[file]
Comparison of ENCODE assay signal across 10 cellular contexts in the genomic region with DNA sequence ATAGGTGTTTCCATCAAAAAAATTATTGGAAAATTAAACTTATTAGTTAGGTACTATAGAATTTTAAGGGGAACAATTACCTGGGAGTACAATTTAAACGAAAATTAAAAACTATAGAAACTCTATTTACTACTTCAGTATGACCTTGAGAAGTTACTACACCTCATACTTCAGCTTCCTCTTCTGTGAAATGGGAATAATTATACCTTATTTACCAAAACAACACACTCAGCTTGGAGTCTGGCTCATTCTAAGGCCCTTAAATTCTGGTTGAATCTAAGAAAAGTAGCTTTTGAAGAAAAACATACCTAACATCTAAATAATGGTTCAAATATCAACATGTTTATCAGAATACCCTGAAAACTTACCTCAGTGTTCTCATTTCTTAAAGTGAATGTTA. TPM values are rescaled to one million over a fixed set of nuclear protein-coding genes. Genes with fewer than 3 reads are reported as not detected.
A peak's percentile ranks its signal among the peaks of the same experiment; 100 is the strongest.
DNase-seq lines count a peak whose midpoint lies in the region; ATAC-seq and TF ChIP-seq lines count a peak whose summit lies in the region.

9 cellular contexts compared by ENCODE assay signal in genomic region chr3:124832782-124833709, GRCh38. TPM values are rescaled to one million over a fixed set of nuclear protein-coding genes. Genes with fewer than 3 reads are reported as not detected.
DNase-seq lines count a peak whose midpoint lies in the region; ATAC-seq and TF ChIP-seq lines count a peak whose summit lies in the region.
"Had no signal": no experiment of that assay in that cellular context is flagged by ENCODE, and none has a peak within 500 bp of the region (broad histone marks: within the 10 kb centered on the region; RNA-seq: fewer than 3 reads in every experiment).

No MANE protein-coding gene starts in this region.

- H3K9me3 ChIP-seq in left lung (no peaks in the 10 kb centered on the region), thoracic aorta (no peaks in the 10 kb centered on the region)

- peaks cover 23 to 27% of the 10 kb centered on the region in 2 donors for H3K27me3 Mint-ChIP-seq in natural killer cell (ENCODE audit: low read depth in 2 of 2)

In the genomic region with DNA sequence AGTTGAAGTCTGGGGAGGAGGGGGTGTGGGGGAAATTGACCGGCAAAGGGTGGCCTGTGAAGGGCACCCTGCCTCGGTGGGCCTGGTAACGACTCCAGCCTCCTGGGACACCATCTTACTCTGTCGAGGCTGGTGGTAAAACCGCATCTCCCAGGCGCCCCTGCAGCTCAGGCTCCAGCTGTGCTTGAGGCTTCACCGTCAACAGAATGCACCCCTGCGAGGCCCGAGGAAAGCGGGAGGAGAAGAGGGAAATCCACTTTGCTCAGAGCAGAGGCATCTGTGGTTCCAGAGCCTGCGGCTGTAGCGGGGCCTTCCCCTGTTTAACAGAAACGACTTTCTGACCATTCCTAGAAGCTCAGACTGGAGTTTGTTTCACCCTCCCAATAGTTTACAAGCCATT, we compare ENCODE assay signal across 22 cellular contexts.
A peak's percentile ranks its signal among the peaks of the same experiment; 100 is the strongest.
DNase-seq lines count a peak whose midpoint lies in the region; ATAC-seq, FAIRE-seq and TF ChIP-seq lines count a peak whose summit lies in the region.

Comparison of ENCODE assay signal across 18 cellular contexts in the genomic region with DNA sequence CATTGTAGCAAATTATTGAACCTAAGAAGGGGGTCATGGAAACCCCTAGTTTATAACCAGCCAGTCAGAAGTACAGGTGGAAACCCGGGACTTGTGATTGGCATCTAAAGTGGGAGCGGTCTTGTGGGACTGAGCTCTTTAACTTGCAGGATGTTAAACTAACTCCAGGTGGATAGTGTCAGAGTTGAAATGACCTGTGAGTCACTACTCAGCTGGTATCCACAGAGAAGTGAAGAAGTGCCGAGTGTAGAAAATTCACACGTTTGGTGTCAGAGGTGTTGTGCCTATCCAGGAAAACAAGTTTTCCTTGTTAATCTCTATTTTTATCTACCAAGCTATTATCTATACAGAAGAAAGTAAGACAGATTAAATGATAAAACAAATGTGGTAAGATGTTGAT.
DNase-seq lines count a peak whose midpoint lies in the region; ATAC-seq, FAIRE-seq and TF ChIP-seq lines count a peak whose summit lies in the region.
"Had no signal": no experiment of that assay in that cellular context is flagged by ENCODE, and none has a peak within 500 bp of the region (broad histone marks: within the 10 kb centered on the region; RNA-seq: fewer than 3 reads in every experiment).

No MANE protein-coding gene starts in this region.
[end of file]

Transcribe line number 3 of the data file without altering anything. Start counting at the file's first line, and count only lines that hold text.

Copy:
DNase-seq lines count a peak whose midpoint lies in the region; ATAC-seq and TF ChIP-seq lines count a peak whose summit lies in the region.